As far as we know, Jupiter's moon Io has the most volcanic activity of any known celestial body. It has the most volcanoes that are active and they're erupting frequently. On Earth (the third planet from the Sun) there's lightning during volcanic eruptions and on Venus (the 2nd planet) there's lightning too, probably also during eruptions. Has any lightning ever been detected during an eruption on Io, or isn't it possible for lightning to occur during eruptions on Io for some reason?
I would bet against lightning due to the very thin SO2 atmosphere; under normal conditions the pressure is 0.3 to 3 nbar, with plumes reaching 5 to 40 nbar. That does not sound like it could convey lightening. But given that the environment also has a lot of ionization there might also be all sorts of plasma and vacuum breakdown discharges. In short, I suspect this could go either way, but if there were lightning it would be rather different than on Earth since it would be a near-vacuum discharge.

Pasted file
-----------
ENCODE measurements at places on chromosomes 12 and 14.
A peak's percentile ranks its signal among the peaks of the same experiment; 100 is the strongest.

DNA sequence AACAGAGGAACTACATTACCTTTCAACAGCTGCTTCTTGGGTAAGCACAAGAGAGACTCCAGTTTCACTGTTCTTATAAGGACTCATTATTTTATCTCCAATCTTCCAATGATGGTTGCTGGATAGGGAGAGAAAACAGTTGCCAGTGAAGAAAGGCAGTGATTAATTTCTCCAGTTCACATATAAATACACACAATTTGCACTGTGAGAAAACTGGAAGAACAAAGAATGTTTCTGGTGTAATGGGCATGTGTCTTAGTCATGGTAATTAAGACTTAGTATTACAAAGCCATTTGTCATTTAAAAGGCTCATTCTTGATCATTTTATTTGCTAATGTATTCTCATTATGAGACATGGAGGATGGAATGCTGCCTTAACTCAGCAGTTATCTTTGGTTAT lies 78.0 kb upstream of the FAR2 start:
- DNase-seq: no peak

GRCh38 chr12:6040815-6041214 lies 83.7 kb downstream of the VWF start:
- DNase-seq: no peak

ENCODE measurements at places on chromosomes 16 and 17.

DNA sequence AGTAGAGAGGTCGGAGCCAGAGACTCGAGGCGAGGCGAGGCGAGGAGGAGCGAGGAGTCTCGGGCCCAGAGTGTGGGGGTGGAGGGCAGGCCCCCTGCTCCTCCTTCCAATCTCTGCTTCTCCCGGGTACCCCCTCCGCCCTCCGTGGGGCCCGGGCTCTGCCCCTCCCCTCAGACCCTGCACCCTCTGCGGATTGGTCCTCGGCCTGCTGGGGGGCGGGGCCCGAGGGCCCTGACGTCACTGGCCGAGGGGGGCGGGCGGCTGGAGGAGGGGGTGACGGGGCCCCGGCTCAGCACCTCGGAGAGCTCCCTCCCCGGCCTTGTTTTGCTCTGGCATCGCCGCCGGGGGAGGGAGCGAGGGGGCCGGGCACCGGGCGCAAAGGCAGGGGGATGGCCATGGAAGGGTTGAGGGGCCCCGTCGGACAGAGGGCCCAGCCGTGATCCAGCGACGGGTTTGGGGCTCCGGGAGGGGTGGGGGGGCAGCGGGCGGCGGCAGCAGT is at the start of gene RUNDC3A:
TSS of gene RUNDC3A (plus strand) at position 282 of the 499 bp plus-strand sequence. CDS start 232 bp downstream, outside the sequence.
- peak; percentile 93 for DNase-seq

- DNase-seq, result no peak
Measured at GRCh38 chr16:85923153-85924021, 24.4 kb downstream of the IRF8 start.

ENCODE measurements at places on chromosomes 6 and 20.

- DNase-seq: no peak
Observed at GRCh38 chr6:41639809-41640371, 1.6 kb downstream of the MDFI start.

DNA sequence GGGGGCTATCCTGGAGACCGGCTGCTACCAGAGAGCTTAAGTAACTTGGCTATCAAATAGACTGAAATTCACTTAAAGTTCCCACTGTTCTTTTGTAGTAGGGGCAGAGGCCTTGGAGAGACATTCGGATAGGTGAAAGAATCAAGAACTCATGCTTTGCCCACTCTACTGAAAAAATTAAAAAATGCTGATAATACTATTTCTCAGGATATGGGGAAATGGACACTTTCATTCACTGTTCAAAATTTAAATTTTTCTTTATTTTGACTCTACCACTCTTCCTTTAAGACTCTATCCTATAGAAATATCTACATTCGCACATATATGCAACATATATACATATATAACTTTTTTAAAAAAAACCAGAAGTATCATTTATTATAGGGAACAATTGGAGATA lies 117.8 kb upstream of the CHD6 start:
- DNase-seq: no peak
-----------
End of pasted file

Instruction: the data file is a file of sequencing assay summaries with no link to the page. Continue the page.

As far as I have been able to find, there are no empirical detections of lightning at Io. I suspect the radio measurements that could detect it would be swamped by the overall noise of the Jupiter-Io environment.